Space planning

I absolutely love the challenge of making the best possible use of space. Maybe it partly comes from having spent months at a time living on a boat, where every inch counts!

So when in January this year I was presented with a single storey cottage, that had grown like higgeldy, I relished the space planning challenge.  Extensions had been tacked onto both ends of the original humble stone dwelling and a long skinny corridor ran along the back of the building, with three bathrooms literally squeezed into it, to the extent that one of the bathroom doors couldn’t even open past the loo roll holder on the far wall…

A long corridor of completely wasted space

Keen to renovate as soon as possible and not wanting the delay of planning applications, the clients wanted to work within the existing building footprint.  The original cottage was divided into three rooms – kitchen, dining room and sitting room – but even these didn’t lead straight from one to the other.  To get from the dining room to the sitting room next door meant walking back into the kitchen and along the corridor, which felt very odd and the clients had already worked out that they wanted to create one generous open plan space instead.

The original small sitting room

The original kitchen

Looking into the loft, it immediately became clear that the room would be completely transformed if we removed the flat ceilings and opened it right up to the roof as well as knocking down the walls.  While the clients hesitated….  would it be too high and too cold? they asked, I was excited by the prospect of a light and airy space which would be plenty warm enough with underfloor heating, a woodburner and new insulation.  They trusted me and we went for it!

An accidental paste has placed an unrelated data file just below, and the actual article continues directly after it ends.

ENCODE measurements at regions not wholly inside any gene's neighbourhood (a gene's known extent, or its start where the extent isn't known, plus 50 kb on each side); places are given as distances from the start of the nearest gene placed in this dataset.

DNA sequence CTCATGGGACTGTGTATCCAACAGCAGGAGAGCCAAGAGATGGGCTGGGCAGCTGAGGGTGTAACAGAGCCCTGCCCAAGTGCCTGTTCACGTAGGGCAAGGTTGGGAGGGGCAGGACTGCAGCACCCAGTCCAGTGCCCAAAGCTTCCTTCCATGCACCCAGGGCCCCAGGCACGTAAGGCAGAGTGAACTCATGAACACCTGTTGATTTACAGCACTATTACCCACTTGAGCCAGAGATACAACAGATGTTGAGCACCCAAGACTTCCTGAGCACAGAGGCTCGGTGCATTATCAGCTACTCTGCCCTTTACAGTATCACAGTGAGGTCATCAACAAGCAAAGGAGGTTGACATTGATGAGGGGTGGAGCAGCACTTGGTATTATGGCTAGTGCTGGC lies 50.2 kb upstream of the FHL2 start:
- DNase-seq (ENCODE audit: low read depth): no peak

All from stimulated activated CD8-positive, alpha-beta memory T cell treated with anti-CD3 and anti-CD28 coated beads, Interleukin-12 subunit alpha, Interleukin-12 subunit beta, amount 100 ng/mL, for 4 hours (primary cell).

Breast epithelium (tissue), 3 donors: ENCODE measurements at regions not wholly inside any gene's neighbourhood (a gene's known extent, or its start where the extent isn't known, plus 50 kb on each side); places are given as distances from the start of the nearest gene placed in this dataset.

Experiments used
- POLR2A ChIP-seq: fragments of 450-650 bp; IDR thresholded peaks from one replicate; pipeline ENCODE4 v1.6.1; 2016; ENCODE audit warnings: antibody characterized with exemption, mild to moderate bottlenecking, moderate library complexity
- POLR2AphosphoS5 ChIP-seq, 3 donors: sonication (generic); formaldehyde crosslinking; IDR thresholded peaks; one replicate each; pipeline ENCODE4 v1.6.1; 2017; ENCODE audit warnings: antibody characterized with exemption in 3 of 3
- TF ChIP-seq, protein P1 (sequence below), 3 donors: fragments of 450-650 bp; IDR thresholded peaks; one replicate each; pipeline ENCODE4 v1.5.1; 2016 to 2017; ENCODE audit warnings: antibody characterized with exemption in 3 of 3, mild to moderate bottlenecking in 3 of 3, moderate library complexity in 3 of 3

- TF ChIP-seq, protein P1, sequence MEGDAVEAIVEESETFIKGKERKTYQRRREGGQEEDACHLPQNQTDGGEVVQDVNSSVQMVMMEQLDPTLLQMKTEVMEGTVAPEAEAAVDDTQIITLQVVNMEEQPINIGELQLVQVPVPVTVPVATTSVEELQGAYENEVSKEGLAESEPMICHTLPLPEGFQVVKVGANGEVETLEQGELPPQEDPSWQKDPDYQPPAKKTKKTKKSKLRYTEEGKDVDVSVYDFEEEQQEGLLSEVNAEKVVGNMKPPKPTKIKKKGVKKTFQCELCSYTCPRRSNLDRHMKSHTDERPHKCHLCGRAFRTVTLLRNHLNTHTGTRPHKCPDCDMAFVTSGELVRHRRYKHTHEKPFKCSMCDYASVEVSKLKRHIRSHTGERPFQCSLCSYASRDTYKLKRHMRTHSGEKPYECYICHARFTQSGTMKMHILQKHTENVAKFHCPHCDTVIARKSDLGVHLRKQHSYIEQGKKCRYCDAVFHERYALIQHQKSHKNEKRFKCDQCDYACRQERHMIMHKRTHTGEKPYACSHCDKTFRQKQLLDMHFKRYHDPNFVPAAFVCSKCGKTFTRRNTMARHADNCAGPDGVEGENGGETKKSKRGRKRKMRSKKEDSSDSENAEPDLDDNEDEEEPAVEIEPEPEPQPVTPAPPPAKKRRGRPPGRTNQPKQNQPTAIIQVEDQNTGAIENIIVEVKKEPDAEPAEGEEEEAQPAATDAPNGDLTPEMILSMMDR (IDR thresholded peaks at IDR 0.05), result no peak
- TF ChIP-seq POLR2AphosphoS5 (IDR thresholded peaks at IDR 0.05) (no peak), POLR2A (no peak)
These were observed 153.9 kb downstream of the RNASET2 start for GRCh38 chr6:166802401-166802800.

Knocking down the walls between the kitchen, dining room and living room opened up the space dramatically

And then we took the ceilings down too to reveal this great roof structure

But whilst they hadn’t really considered the layout of the rest of the house, I saw a lot of wasted space in the corridor and the bathrooms hadn’t been designed at all; they’d just been awkwardly shoehorned into narrow spaces.  I was sure we could improve the layout here too.  My first step was to do a measured survey of the whole house and draw an accurate scale floor plan.   Then I try lots of different options, a wall here, a door there, even if some of the ideas seem a bit crazy to start with.  Only by considering all the possibilities, do you unlock the best possible solution.

The space has been transformed throughout and the project is very nearly complete

In this case, the key was to do away with the corridor all together; in a long narrow house, it just made the rooms even narrower.  In my final plan, not only did the client not have to sacrifice any of the three bedrooms and three bathrooms, but I managed to carve a utility room and a playroom out of the previously unusable space.  The layout was improved throughout and large new built-in cupboards increase the storage space significantly.

Reaching the final iteration of layout options is a hugely satisfying moment – just like slotting the last piece into a large and difficult jigsaw.  Walking around the new layout on site, with the new walls and doors in place is even better – the puzzle has been solved, my designs and plans have come to life and the spaces make sense.

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British Institute of Interior Design KLC Alumini House and Garden Houzz